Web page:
17th-century English folk ornament, we find after 1700 only presentation
pieces, particularly in the form of large harvest jugs. The harvest jugs
were made for annual harvest celebrations, when they were passed around by
the farmers among their field hands in a folk ritual observed at the end
of harvest.[54] Unlike the sgraffito tablewares, where style and taste
were deciding factors in their survival, these special jugs were intended
to be used only in annual ceremonies. Thus they were carefully preserved
and passed on from generation to generation, with a higher chance for
survival than that which the sgraffito tablewares enjoyed.

The style of the harvest jugs is in sharp contrast to that of the
tablewares, the jugs having been decorated in a pagan profusion of
fertility and prosperity symbols, mixed sometimes with pictorial and
inscriptive allusions to the sea, particularly on jugs ascribed to
Bideford. The oldest dated examples embody characteristics of design and
techniques that relate them unmistakably to the tablewares, while later
specimens made throughout the 18th and 19th centuries show an increasing
divergence from the 17th-century style. An especially elaborate piece was
made for display at the Great Exhibition of 1851 in the Crystal

Less complicated pieces, with a minimum of incising, were made for
ordinary use, as were plain pieces whose surfaces were covered with slip
without decoration. The trailing and splashing of slip designs on the body
of the ware, practiced in Staffordshire and many of our colonial
potteries, apparently was not followed in North Devon.[56]

Sites Yielding North Devon Types

Excepting the Bowne House oven and a 1698 jug (see p. 45), no example of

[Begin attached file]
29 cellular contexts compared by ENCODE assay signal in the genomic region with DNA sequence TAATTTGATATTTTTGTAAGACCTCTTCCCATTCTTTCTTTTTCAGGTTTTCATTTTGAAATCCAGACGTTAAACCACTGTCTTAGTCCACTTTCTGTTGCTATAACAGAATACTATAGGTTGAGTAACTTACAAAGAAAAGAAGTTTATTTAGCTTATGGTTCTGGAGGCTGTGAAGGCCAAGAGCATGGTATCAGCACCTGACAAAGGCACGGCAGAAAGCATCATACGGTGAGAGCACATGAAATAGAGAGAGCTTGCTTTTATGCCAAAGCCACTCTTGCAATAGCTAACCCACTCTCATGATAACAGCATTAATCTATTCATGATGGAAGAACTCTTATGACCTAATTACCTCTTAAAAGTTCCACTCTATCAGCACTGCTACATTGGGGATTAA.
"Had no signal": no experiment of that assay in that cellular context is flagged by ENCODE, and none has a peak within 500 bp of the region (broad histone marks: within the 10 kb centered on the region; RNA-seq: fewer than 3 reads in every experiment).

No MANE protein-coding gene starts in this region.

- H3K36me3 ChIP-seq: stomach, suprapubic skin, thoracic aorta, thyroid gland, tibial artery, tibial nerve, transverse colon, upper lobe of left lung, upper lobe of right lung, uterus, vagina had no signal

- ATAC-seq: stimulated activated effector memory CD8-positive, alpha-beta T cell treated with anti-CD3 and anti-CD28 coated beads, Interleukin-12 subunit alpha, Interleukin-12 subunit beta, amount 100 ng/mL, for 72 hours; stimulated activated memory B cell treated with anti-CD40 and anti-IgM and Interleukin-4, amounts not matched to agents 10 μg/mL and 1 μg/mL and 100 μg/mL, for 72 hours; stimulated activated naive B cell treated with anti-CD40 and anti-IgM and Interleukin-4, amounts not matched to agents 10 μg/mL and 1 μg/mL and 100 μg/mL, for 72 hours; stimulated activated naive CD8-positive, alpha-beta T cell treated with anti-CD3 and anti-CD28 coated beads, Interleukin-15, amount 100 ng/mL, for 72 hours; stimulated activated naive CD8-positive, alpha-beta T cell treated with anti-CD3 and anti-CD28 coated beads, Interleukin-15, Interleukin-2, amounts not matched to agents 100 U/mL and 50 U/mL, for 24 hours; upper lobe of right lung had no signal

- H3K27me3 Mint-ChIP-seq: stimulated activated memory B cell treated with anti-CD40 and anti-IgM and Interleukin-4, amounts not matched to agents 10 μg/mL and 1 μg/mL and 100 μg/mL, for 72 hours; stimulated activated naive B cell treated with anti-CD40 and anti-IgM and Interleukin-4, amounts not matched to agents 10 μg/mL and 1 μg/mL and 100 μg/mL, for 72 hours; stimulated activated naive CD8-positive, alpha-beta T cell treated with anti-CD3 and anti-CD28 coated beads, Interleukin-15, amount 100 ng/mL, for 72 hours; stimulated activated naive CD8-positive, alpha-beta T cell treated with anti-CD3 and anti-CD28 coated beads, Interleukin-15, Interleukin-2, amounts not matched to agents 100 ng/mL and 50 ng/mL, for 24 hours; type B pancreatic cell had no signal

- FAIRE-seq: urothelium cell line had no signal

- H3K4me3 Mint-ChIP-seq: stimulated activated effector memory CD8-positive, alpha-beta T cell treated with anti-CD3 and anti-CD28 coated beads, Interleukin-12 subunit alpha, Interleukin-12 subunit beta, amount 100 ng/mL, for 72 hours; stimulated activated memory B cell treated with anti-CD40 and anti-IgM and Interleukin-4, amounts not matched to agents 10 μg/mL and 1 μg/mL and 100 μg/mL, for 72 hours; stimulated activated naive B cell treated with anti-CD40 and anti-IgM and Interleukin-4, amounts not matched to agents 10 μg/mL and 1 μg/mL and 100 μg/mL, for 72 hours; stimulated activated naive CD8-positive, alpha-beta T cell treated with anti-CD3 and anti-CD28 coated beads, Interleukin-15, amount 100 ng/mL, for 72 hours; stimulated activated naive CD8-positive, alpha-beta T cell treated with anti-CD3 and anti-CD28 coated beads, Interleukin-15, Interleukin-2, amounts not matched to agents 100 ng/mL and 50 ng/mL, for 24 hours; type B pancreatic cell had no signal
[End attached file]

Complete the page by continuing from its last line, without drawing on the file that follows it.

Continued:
North Devon pottery used in America is known to have survived above
ground. Archeological evidence, however, provides a sufficient record of
North Devon wares and the tastes and customs they reflected. Following are
descriptions of the principal sites in which these wares were found.


The site of Jamestown, first permanent English settlement in North
America, has been excavated at intervals by the National Park Service. The
early excavations were under the supervision of several archeological
technicians directing Civilian Conservation Corps crews. In September
1936, J. C. Harrington became supervising archeologist of the project, and
until World War II he continued the work as funds permitted. Except for
the privately sponsored excavation of the Jamestown glasshouse site by
Harrington in 1947, no extensive archeological work was thereafter
undertaken until 1954, when John L. Cotter was appointed chief
archeologist. Thorough exploration of Jamestown was his responsibility
until 1956.[57]

One of the most interesting subsites in the Jamestown complex was the two